Georgia Republicans advance House and Senate maps as Congress’ proposal waits in the wings
Georgia Republicans on Thursday rolled out new legislative maps that would preserve their majorities in the state House and Senate, while they have yet to reveal how they will redraw Georgia’s 14 congressional districts.
A state Senate committee voted 7-5 along party lines to advance a new Senate map, while a House committee voted 9-5 to advance a new House map. The bills are presented to their full chambers, where they could be debated on Friday.
Democrats and some outside groups targeted the Senate map as particularly flawed, saying it failed to create significant opportunities for Black voters in the 10 districts a federal judge identified as violating the law. But Democrats also question the House map, in part because it would change or eliminate two districts where no racial group is a majority.
Lawmakers are meeting in special session after U.S. District Judge Steve Jones ruled in October that Georgia’s legislative and congressional maps violated federal law by diluting the power of black voters. Jones ordered Georgia lawmakers to draw additional majority-black districts, including one in Congress, two in the state Senate and five in the state House.
Republicans proposed maps that would create the required additional number of black majority districts. Because black voters in Georgia strongly support Democrats, this could strengthen the party’s position. But Republicans proposed other changes to limit their losses. The proposed Senate map would likely maintain the current 33-23 Republican margin by shuffling districts so that two Democratic-controlled districts are majority-black instead. The House, which now has 102 votes to 78 Republican votes, could gain additional Democrats because of the five new black districts. But changes in one or two of the competitive House districts controlled by Democrats could tip the balance in Republicans’ favor.
Democrats said the Senate map failed because it did not provide much opportunity for black voters to elect new senators in the 10 districts that Jones found illegal.
“When you have to create a majority-minority district, you can’t do that by moving people into other districts where no voter discrimination has been found,” said Sen. Elena Barnett, an Atlanta Democrat. “It did not address where the court said voter discrimination existed and that the process was not equally open to black voters.”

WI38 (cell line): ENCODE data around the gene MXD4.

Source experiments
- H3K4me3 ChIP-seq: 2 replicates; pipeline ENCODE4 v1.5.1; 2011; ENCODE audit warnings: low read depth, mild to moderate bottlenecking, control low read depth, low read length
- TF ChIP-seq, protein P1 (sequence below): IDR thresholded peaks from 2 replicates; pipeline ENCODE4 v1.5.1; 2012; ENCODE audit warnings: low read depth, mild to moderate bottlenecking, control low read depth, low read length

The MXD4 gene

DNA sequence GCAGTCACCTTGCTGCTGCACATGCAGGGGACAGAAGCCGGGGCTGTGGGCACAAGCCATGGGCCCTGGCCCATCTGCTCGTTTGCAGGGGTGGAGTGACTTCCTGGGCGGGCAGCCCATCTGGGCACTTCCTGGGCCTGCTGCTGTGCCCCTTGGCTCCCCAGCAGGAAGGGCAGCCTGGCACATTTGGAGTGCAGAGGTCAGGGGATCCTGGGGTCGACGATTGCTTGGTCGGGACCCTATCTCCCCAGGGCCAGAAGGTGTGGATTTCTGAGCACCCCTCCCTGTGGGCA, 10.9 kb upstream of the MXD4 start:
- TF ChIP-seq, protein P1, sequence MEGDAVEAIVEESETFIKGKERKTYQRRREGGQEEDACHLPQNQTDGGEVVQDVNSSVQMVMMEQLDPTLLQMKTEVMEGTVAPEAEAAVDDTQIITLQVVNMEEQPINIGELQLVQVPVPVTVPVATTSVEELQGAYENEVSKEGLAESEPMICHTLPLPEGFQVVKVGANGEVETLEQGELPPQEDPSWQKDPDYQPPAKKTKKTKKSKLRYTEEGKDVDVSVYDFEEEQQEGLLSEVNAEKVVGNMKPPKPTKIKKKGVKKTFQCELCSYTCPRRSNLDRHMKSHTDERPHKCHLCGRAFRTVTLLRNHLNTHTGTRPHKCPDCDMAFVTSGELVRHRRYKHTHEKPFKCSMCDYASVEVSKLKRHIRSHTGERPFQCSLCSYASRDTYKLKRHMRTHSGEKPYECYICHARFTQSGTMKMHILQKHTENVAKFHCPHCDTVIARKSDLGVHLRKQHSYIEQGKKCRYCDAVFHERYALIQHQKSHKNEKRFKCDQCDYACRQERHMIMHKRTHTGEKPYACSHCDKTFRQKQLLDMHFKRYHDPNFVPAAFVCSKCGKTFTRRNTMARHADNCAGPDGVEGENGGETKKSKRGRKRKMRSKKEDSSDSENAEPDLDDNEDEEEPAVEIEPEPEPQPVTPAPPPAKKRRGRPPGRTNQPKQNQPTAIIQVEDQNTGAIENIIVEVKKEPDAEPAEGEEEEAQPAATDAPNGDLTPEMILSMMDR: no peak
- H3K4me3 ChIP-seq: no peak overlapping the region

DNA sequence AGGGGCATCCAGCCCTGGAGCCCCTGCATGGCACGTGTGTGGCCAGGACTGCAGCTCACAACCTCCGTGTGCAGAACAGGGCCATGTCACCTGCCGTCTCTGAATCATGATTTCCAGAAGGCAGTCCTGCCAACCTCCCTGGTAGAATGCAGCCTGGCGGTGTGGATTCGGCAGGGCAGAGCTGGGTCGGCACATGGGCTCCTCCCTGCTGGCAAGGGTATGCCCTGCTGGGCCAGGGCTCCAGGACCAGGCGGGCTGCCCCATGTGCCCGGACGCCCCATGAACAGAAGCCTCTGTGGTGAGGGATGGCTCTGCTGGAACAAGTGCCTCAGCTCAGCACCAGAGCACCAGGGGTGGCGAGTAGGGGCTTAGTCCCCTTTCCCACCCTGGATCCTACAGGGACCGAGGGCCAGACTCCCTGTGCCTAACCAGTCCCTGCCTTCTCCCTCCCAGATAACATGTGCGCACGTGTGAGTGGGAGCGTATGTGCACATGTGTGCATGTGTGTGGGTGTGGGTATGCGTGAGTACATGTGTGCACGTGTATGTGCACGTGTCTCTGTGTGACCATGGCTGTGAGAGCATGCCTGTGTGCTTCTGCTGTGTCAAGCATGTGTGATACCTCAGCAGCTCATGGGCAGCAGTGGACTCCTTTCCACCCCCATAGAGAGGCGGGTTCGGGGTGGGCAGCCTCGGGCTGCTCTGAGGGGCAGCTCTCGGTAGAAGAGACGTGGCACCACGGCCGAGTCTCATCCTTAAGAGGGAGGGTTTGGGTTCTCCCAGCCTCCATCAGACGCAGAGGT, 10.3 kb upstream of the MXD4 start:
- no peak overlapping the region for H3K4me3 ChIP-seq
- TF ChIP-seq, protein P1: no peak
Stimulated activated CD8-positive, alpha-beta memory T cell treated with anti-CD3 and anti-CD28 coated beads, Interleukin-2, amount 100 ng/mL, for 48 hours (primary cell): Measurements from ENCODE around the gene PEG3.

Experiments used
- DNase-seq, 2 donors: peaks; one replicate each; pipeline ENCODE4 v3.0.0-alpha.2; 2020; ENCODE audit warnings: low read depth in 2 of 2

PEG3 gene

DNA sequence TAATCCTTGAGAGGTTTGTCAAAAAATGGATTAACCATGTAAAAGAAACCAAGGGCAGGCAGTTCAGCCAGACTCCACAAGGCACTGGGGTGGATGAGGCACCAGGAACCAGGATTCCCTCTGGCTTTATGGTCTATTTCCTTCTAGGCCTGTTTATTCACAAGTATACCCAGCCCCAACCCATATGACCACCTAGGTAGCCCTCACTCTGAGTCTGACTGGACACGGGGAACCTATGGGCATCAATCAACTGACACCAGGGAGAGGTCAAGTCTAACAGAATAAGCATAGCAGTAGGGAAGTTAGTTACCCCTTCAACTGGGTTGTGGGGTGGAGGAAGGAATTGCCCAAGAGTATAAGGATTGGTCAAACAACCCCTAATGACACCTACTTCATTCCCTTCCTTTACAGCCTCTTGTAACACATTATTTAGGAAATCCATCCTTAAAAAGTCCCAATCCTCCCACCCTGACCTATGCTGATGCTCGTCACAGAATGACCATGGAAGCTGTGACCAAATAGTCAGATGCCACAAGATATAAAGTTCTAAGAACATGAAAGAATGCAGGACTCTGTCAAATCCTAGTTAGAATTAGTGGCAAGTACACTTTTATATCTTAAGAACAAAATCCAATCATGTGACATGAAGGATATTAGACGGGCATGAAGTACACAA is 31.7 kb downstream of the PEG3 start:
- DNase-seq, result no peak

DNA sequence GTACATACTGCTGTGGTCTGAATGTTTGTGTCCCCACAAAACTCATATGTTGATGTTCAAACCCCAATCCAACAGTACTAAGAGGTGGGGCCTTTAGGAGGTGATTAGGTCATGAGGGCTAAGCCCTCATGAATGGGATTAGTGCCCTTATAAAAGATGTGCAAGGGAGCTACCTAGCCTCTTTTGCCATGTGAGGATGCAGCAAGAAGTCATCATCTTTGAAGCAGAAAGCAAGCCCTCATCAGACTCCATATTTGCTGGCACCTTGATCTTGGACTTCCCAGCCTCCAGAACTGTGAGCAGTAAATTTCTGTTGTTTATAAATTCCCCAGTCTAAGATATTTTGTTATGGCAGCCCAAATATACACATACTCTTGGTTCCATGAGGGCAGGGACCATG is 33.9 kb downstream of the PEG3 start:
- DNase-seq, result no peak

The mother herself would lose her majority-white district in suburban DeKalb County and instead be drawn into a majority-black district.
However, Republicans objected to the Senate map presented by Democrats, noting that an analysis by Fair Districts GA, a group that advocates for redistricting, found that Democrats would likely win two additional seats, reducing the Republican advantage in the Senate. To 31 seats. 25.
“So, is it purely coincidental that the Democratic map creates two new Democratic districts, giving a partisan advantage, while the President’s map left it exactly like the current political divide in the state?” asked Sen. Bill Cosert, a Republican from Athens.
This is a major issue because the US Supreme Court has ruled that partisan gerrymandering is legal and that federal courts should not intervene to prevent it. Only minority voters are protected under the Voting Rights Act.
In the House, Democratic Minority Leader James Beverly of Macon has indicated that if Jones refuses to accept maps passed by Republicans, he will appoint a special master to draw maps on behalf of the court and may not pay attention to incumbency or political considerations.
“So every one of us, 180 people, is at risk,” Beverly warned, showing a map of the Democratic House.
Republicans pointed out that one of the new districts proposed in the Democratic plan has only 48% black voters, less than the majority identified by Jones. Democrats argued that Jones would be more likely to accept the map. But House Redistricting and Redistricting Committee Chairman Rob Leverett, a Republican from Elberton, was skeptical.
“We can’t verify all five of the new majority-black districts,” Leverett said of the Democratic plan.
This story was originally published November 30, 2023, 2:12 p.m.
(Tags for translation) Georgia redistricted black districts in the House, Senate, and Congress